Variation in serotonin transporter linked polymorphic region (5-HTTLPR) short/long genotype modulates resting frontal electroencephalography asymmetries in children
Research output: Contribution to journal › Article › peer-review
Colleges, School and Institutes
Previous studies have documented the serotonin transporter linked polymorphic region (5-HTTLPR) as a genetic susceptibility variant that contributes to variability in outcomes related to affective psychopathology, with the short allele associated with negative affectivity and the long allele associated with positive affectivity. In a separate but related line of research, extensive evidence suggests that frontal electroencephalography (EEG) hemispheric asymmetry in the alpha band is also associated with risk for affective psychopathologies, with leftward asymmetry associated with approach-related behavior patterns and rightward frontal EEG asymmetry associated with withdrawn behavioral tendencies. We examined frontal EEG hemispheric asymmetries in relation to 5-HTTLPR genotyping in 70 children between 4 and 6 years of age. Analyses revealed that frontal EEG lateralization interacted with genotype such that children homozygous for the short allele exhibited rightward frontal EEG asymmetries, children who were homozygous for the long allele consistently exhibited a positive pattern of leftward asymmetry, and heterozygotes exhibited equivalent left and right frontal activity. These findings suggest that the 5-HTTLPR short allele may provide a degree of susceptibility for later affective psychopathology in adolescence and adulthood, through mediation of frontal brain activity that is associated with cognitive–behavioral withdrawal tendencies and negative affectivity.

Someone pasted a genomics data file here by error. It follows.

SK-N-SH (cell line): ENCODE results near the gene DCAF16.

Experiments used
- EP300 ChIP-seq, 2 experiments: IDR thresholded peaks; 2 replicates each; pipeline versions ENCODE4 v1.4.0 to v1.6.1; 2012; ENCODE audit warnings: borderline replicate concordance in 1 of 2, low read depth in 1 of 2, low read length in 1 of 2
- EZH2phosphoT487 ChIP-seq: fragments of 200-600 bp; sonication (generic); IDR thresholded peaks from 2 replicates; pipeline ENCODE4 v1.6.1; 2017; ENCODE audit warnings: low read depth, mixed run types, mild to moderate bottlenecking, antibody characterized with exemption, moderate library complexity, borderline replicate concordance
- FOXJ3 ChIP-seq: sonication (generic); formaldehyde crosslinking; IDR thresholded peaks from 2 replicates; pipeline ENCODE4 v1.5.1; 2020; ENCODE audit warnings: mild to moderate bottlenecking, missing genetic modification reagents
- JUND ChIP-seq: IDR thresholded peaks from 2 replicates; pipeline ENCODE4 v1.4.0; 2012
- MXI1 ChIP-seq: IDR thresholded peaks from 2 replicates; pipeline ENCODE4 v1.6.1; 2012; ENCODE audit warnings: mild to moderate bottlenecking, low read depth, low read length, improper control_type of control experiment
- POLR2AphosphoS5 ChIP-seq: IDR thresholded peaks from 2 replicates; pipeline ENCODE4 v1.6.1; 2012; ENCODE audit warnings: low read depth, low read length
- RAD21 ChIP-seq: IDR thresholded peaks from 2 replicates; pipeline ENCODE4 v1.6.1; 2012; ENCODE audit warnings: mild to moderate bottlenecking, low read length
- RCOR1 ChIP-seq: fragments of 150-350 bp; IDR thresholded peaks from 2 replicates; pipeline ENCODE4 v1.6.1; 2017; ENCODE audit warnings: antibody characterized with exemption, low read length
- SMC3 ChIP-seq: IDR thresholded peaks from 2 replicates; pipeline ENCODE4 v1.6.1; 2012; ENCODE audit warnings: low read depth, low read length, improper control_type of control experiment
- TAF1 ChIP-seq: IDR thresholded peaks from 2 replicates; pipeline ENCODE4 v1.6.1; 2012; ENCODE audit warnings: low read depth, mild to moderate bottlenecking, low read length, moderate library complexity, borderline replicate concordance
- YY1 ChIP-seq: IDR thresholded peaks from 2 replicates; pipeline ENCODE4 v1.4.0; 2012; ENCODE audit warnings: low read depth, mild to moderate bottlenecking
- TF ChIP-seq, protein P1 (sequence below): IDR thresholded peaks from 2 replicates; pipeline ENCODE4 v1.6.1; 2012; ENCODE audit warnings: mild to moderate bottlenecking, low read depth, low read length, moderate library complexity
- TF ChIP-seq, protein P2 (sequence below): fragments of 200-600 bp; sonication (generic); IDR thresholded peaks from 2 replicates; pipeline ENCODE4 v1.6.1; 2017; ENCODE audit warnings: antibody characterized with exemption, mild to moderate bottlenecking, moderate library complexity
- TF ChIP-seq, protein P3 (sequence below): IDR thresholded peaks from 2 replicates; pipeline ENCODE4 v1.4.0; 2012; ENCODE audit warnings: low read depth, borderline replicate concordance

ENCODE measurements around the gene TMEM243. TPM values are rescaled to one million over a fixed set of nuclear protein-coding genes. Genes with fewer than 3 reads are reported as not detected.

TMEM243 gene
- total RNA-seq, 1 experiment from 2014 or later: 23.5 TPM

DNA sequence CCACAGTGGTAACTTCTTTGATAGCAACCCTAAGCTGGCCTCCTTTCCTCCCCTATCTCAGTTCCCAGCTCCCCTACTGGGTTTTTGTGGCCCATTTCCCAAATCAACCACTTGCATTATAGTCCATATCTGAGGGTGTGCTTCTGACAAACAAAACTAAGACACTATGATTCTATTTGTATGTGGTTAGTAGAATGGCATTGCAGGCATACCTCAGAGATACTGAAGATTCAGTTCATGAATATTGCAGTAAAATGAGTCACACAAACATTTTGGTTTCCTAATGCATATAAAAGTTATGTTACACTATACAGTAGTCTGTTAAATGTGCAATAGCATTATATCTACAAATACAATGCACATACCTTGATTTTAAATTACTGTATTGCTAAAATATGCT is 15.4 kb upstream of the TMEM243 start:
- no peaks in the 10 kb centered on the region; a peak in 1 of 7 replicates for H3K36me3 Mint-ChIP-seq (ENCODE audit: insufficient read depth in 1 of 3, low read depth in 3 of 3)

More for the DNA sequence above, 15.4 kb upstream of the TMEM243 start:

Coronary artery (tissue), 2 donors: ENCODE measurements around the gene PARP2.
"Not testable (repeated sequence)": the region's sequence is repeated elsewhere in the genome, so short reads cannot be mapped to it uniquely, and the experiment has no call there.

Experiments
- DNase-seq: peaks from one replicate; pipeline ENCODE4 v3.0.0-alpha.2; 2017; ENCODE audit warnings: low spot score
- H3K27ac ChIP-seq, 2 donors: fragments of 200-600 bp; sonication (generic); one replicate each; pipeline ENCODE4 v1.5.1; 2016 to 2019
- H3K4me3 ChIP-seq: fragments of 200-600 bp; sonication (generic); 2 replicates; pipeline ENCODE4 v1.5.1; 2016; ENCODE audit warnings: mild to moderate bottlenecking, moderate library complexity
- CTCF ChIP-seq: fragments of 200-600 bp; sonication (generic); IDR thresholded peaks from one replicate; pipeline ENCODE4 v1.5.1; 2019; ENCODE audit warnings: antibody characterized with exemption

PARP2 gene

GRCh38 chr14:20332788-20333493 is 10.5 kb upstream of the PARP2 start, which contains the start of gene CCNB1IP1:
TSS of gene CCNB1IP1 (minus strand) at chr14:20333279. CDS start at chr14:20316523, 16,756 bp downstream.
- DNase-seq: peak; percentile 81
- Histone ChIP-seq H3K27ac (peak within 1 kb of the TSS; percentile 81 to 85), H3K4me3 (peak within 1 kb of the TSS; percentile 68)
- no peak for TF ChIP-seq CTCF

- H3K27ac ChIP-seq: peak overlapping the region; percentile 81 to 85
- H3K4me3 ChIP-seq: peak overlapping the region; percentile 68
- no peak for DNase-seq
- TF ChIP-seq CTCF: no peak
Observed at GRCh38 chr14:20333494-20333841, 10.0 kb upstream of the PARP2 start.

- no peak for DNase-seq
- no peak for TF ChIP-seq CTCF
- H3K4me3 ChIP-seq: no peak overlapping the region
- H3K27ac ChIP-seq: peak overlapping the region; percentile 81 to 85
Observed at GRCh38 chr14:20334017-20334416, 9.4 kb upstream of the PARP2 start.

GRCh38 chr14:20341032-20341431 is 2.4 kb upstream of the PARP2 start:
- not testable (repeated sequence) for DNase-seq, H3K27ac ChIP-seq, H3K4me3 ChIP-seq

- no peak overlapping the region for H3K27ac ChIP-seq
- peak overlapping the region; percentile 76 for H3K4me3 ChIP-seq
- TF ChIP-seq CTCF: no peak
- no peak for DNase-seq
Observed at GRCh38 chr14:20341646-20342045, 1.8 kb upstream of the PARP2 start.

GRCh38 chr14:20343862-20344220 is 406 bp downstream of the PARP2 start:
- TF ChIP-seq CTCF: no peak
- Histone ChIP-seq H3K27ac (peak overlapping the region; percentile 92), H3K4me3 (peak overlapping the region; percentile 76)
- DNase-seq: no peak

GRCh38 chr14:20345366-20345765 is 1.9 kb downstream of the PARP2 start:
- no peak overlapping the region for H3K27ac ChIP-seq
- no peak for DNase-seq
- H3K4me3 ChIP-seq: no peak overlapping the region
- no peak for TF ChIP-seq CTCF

|Number of pages||12|
|Journal||Development and Psychopathology|
|Early online date||20 May 2015|
|Publication status||Published - 2015|